Guests (particularly those travelling from overseas) crave information but are more likely to seek it through an internet connection than the concierge. The Oracle Hospitality survey found that 62% of guests used non-hotel sources outside the hotel’s remit for dinner reservations and activity recommendations. The luxury hospitality brands that can harness this technology and provide a personalised, curated experience to their guests will be the obvious choice for future visits. As Jay Upchurch, Vice President of Oracle Hospitality says, “Technology can address the industry’s dual challenge of operating efficiently at scale and simultaneously providing individualized service.”
Develop your USP
The growth of Airbnb has pushed hotels, particularly those in the high-end sector, to focus their design and services on providing a unique experience that can’t be found anywhere else. With travellers now able to choose from thousands of different locations, and a variety of different styles of accommodation, it’s vital hotels develop their unique brand value and express it coherently through a strong online presence.
These ‘niche-appeal’ features can cover anything, from eco-friendly design to locally-sourced food in the hotel restaurant. Although brand loyalty has been diluted by the host of online booking sites, where price and ‘bullet point features’ are often deciding factors, studies have found that customers who feel engaged by a brand are less price-sensitive. Gallup’s 2014 Hospitality Industry study has consistently revealed customers of higher-priced hotel chains tend to be more engaged than those of lower-priced brands. In fact, luxury hotel customers are twice as likely to strongly agree that the hotel they visit most frequently cares for their well-being than economy hotel customers.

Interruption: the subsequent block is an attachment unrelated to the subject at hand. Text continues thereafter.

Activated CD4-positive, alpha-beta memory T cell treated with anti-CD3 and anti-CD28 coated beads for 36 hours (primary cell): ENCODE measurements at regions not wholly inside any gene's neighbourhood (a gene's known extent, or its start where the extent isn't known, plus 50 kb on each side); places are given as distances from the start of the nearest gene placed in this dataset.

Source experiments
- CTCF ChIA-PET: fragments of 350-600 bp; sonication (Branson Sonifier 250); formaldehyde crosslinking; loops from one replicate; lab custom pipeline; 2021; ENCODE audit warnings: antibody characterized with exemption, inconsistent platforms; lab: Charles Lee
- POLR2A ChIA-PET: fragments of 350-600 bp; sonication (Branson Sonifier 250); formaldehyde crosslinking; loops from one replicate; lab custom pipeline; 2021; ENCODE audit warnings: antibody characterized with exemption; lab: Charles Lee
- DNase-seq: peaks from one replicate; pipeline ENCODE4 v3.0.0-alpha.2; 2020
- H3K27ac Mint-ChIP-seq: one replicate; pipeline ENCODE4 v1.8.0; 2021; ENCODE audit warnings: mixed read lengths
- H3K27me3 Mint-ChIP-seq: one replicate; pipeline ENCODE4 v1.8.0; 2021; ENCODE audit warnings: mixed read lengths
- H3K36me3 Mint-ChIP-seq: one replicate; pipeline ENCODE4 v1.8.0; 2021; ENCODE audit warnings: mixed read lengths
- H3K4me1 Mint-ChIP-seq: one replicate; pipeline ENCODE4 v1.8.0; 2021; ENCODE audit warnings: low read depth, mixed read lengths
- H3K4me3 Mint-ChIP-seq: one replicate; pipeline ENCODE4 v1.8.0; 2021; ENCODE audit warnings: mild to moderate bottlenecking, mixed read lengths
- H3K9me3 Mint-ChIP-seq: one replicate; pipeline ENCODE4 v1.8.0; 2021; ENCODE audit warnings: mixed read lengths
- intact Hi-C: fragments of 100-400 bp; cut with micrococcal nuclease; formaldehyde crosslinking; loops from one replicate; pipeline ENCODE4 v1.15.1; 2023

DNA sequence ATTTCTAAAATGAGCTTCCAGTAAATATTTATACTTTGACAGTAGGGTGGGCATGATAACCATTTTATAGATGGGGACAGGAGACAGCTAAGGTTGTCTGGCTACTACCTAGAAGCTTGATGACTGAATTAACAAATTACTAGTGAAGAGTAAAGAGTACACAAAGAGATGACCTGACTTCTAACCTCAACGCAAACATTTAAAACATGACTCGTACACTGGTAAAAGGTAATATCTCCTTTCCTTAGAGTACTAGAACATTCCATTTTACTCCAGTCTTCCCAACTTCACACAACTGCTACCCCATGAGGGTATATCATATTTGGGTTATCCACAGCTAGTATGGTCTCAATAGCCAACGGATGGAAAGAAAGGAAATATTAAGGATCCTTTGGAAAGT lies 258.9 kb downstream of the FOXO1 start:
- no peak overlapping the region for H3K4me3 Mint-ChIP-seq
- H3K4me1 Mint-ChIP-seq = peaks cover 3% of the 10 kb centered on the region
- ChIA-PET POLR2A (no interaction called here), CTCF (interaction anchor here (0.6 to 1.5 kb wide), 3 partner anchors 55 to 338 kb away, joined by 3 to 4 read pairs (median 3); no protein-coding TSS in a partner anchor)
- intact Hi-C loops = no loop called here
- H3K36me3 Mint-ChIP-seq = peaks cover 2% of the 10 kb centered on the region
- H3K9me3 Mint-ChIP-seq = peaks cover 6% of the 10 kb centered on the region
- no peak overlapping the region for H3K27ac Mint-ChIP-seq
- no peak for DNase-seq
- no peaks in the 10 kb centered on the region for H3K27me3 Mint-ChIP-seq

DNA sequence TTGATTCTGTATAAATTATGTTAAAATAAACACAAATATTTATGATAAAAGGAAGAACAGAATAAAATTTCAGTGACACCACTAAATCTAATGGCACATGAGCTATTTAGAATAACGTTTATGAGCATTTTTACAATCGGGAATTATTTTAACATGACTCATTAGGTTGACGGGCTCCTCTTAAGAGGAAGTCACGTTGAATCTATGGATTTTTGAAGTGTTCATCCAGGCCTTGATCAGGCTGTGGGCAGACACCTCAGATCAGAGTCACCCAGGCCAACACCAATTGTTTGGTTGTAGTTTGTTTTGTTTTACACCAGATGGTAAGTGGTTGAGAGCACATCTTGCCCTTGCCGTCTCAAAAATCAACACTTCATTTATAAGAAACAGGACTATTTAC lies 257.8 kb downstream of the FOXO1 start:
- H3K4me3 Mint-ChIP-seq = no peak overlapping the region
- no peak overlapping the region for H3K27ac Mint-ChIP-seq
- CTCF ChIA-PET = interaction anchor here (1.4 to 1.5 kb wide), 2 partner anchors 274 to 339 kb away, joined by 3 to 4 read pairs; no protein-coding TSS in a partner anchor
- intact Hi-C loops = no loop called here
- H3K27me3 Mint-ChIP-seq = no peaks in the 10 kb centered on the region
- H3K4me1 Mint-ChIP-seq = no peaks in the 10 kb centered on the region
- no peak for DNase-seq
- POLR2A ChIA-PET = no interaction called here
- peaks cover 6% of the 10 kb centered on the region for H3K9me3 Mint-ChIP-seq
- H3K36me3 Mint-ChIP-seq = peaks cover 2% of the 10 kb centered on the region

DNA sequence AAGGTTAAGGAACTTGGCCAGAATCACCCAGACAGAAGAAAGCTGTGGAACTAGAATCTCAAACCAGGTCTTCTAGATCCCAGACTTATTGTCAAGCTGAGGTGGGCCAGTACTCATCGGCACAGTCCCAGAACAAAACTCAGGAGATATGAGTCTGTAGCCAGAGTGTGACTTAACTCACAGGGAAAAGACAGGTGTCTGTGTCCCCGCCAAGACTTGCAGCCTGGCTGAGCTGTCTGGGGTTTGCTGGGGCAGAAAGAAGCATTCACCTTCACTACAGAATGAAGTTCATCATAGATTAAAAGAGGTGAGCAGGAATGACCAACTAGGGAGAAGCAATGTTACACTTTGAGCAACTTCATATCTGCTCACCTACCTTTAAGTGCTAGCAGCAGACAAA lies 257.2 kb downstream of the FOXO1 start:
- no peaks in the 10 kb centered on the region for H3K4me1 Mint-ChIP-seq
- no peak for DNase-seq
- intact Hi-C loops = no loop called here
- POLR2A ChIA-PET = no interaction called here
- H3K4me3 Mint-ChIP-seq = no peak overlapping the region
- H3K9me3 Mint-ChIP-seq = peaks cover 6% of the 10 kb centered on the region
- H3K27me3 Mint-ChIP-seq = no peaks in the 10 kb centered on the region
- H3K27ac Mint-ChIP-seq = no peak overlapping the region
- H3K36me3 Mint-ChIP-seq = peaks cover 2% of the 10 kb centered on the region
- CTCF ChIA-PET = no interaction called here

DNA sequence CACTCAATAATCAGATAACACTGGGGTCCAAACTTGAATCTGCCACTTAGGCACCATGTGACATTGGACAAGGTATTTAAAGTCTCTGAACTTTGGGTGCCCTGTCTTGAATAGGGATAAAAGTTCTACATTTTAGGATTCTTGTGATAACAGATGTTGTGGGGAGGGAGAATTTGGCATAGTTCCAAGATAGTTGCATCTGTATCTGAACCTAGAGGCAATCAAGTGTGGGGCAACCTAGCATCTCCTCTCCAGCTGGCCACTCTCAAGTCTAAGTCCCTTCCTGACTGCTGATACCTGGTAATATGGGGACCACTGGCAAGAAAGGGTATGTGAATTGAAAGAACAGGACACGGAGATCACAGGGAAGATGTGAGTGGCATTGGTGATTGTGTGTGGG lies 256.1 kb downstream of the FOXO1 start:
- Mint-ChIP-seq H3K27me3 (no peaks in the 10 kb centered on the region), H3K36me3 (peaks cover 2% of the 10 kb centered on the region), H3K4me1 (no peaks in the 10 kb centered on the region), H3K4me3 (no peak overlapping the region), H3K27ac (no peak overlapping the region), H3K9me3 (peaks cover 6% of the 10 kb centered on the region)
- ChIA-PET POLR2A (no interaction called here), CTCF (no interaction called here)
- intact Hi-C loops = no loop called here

While the industry has adapted to significant change in the past twenty years, luxury hospitality still faces an uphill battle in keeping on top of the evolving needs of guests. The advantages provided by technologies like online booking, automated in-room amenities and guest data also come with challenges and increased competition. Only by staying receptive to customer interests and being willing to adapt rapidly to new innovations can hotels hope to maintain an edge in this most competitive of industries.